Diwali (a Hindu festival) was being celebrated on the day when the Guru reached Amritsar in India, the people lit up the whole city with thousands of candles, lights and lamps like they had never done before; there was much celebration and joy and to this day the Golden Temple is lit up to celebrate the return of Guru Hargobind Ji. Diwali celebrations take place all over the world including the UK. Certain places, like in the UK, are known to have the largest festival celebrations outside India. The story reminds Sikhs of freedom and human rights and this is what they celebrate on Bandi Chhor Divas.
Diwali for Hindus is based on the ancient event and scriptures of Hinduism, known as the festival of lights, usually lasting five days and celebrated during the Hindu Lunisolar month Kartika (between mid-October and mid-November). One of the most popular festivals in Hinduism, Diwali symbolizes the spiritual “victory of light over darkness, good over evil, and knowledge over ignorance”. The festival is widely associated with Lakshmi, goddess of prosperity, but regional traditions connect it to Sita and Rama, Vishnu, Krishna, Yama, Yami, Durga, Kali, Dhanvantari, or Vishvakarman.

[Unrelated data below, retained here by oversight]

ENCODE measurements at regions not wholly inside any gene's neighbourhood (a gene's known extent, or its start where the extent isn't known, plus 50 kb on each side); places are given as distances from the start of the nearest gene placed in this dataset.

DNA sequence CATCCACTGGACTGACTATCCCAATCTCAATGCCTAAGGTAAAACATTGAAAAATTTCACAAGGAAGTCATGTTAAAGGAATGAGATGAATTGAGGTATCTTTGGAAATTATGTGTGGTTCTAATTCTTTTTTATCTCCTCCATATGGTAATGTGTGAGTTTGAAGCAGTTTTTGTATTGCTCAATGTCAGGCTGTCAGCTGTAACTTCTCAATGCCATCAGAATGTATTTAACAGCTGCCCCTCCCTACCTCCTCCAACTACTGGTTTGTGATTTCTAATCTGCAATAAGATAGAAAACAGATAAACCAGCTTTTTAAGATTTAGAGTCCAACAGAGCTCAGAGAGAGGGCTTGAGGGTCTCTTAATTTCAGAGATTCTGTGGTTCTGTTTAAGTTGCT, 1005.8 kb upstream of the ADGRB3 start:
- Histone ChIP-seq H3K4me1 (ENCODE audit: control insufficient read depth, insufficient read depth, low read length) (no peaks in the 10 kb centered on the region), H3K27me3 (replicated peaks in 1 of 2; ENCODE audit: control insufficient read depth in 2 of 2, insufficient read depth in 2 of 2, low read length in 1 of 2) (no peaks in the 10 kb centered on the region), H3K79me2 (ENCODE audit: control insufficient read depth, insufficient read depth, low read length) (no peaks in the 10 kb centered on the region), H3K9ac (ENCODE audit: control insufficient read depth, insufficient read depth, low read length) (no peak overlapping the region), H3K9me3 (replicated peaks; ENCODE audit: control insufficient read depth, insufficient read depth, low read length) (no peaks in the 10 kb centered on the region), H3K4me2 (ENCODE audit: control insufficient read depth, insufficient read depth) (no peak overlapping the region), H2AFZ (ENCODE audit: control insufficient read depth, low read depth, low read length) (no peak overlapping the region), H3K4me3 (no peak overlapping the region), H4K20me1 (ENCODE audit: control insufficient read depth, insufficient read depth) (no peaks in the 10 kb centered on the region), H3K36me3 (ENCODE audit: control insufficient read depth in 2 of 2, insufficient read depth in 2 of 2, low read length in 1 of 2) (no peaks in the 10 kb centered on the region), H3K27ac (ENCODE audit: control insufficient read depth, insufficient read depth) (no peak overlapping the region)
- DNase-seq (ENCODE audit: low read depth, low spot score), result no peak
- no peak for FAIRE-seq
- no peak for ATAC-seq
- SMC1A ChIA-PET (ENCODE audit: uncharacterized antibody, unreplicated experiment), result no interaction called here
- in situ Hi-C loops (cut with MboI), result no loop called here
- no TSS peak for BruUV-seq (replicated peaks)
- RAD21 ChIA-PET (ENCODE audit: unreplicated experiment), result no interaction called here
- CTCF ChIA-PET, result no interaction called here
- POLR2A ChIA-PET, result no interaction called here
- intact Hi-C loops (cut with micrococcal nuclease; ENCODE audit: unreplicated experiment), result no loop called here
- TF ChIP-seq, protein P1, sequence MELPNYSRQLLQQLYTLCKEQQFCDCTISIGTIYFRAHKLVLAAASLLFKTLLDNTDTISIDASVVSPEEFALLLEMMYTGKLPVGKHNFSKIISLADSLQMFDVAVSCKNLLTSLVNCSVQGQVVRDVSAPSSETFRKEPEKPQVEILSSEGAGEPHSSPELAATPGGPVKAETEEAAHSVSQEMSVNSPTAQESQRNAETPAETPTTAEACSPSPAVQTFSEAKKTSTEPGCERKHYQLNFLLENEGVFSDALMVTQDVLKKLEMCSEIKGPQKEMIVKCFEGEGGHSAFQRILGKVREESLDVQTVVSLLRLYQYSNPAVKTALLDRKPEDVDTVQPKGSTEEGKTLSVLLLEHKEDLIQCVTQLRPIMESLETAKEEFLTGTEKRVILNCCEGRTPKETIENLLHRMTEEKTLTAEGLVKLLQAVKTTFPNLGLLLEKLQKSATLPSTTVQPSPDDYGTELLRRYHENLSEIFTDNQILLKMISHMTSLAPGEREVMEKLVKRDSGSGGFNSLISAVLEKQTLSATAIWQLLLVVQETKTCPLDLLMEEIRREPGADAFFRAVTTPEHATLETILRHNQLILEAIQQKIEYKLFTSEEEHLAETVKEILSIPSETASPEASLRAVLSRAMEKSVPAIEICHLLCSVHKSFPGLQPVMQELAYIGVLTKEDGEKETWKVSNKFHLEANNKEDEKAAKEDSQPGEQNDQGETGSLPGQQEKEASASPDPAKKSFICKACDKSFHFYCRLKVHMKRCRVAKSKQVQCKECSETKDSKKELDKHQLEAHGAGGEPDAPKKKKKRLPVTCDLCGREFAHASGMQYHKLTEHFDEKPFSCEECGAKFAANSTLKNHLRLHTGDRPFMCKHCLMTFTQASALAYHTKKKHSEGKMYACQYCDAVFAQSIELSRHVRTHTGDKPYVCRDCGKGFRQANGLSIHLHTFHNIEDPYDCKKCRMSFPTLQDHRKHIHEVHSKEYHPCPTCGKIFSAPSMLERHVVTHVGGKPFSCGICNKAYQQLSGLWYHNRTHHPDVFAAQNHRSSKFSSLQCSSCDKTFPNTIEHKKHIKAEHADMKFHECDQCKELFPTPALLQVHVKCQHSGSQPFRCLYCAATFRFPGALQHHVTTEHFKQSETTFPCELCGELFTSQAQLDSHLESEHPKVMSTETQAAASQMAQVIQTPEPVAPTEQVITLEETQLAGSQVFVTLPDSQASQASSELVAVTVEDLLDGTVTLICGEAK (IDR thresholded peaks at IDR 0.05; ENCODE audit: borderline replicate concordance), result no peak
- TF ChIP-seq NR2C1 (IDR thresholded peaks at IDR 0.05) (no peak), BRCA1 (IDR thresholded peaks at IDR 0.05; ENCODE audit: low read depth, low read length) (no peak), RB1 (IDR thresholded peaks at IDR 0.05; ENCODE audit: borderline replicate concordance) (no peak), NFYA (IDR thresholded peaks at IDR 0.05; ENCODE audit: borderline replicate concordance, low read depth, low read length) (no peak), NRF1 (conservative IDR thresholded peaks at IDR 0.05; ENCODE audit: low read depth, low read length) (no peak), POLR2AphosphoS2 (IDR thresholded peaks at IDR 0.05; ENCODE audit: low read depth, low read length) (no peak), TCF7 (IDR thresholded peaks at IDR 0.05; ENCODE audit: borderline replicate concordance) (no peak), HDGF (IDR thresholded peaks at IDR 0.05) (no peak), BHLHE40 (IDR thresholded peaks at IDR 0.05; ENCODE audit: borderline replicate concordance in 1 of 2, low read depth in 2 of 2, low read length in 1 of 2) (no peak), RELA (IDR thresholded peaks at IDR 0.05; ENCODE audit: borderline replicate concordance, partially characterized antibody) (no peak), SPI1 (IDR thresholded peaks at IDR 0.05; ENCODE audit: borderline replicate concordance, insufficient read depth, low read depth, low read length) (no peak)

Diwali follows the story of Ram and Sita to represent the victory of good over evil and light over darkness. The symbolism of Diwali is aptly summed in the simple act of lighting oil lamps – known as diyas – with ghee and cotton wicks and worshiping God Ganesha and Goddess Lakshmi. These are said to ward away evil and welcome Lakshmi (the Hindu goddess of wealth and prosperity) into the house. Hindus celebrate as the day when Lord Ram, his wife Sita and brother Lakshma came back to Ajodhya after Lord Ram’s 14-year exile and victory over the evil Ravan, people lit lamps to celebrate their beloved and caring king, as they had defied and fought against Kaikeyi’s Lord Ram’s evil stepmother’s plot
Aside from all the spiritual and religious meanings, Diwali is a joyful and happy festival that everybody enjoys, from switching on the lights quite literally, lighting beautiful diyas to spectacular firework displays. Celebrated with great enthusiasm and excitement, with homes being spring cleaned, the deep clean is seen as way of welcoming God Lakshmi into the home. Homes come to life in the cold dark winter month of November with lights and diyas sparkling.